3. I have been learning to cope with Huxley's desire to keep his distance from me too but it is more difficult with a city dog. Huxley's pack/herd guarding instinct causes him to want a farther off view of our goings on. This is fine in our garden but anywhere else we go, on-leash or off, it is inconvenient and even dangerous. I am still working on understanding what he likes best about being close to me (and it isn't treats) and playing up on those things as much as possible. Like you, I need him to choose to be closer. I want him to see his job as being near.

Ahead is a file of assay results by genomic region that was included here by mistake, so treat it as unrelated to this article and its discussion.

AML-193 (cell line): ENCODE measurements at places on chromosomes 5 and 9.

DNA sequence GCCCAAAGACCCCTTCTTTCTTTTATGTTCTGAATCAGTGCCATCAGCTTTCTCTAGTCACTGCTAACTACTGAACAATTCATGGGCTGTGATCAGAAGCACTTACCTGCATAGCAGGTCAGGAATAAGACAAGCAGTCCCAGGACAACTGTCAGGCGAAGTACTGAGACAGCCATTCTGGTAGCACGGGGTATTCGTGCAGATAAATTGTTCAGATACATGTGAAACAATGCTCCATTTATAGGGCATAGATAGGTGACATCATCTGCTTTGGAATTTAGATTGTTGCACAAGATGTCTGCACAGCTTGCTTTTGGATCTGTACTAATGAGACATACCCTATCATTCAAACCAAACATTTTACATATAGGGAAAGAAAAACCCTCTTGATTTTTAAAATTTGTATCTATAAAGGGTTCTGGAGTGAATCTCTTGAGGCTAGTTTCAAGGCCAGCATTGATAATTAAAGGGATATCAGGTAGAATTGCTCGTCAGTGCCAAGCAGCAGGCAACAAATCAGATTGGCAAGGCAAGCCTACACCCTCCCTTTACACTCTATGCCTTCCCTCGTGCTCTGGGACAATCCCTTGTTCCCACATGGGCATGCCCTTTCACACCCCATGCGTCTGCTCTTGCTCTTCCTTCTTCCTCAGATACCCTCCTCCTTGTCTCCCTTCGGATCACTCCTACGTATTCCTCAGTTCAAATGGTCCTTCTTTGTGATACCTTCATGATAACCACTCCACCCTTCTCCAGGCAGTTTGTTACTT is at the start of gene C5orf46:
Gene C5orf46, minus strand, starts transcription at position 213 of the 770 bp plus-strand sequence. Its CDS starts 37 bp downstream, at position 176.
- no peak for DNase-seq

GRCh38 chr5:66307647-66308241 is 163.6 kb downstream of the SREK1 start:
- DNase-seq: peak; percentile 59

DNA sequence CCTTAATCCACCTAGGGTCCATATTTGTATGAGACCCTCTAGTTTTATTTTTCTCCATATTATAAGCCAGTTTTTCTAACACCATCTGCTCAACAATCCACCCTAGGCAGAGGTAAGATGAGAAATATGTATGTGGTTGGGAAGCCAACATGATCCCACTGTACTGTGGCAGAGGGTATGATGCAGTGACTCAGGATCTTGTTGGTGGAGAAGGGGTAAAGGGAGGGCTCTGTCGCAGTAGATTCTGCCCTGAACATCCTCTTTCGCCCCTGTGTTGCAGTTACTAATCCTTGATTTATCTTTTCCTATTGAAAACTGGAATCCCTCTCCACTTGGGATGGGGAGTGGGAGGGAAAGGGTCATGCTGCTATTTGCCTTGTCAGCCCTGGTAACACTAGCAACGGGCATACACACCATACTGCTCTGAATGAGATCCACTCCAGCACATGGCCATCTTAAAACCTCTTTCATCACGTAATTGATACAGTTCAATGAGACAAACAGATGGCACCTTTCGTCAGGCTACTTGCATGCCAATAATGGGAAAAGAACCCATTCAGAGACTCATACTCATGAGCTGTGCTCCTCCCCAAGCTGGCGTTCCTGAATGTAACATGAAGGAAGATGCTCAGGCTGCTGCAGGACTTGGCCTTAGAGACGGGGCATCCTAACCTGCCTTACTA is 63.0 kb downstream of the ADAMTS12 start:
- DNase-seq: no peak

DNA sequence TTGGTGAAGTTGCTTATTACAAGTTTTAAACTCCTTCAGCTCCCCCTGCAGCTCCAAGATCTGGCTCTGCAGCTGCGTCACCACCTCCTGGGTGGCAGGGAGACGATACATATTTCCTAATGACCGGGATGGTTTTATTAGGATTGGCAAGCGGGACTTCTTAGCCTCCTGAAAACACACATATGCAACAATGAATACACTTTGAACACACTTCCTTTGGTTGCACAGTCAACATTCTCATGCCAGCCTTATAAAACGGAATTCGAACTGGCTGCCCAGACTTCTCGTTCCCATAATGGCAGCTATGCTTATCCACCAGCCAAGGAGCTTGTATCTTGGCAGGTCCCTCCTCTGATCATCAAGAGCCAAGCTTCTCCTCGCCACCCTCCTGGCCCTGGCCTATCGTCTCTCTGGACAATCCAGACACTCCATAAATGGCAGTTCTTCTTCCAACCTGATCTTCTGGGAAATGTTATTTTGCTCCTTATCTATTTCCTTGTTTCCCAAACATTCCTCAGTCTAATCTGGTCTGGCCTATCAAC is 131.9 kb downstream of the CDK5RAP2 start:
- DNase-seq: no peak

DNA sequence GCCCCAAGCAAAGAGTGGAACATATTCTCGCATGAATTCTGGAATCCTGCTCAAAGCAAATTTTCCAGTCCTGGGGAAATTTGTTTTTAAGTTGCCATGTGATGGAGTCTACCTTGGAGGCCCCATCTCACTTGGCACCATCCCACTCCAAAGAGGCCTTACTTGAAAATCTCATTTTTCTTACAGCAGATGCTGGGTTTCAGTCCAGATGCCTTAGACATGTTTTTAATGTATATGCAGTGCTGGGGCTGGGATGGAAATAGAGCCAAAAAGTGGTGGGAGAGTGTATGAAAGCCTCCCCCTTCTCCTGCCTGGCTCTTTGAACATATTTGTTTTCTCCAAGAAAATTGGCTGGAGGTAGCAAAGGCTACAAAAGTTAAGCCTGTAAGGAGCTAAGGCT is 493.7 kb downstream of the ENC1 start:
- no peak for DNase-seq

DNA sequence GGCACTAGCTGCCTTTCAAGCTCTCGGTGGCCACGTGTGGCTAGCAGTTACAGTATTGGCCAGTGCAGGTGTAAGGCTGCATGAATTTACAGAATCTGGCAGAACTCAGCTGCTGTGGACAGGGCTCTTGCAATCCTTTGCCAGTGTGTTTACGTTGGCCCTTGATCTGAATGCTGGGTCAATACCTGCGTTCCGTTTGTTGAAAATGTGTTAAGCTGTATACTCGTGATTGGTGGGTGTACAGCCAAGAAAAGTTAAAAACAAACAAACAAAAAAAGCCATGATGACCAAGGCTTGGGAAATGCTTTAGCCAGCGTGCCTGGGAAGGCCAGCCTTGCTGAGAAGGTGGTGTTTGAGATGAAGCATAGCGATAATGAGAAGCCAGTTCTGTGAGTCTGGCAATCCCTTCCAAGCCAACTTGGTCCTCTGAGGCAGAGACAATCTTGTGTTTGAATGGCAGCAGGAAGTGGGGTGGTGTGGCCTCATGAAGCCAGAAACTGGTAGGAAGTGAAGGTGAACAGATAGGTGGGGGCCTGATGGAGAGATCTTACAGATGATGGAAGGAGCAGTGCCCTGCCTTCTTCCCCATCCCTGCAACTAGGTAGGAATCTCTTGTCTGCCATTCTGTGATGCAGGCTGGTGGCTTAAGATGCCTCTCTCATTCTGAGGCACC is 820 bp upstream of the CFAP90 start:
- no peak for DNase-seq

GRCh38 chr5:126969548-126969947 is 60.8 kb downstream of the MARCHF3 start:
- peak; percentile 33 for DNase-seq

1. Yes, in a city this is a problem as the risks are exponentially higher.

      Cookie does like being close with everybody. So that part is good. She does have the need to explore and chase stuff too, though. Here she has the opportunity to do that relatively safe.

      She just caught another mouse this morning :-)

  4. I love this philosophy, mostly. We had a backyard rabbit that lived loose and free, and came to the back door for carrots. An opossum got him, but he was miserable in a cage, so he lived happily in the yard for a couple of years prior to the opossum. It was a tough decision, but the right one for him. With my chickens, they faced the same danger, free-ranging. Hawks swooped down and ate them. We compromised and built a large yard for them, allowing them to range when we're outside. I think, like knowing your own dogs, we have to know our creatures.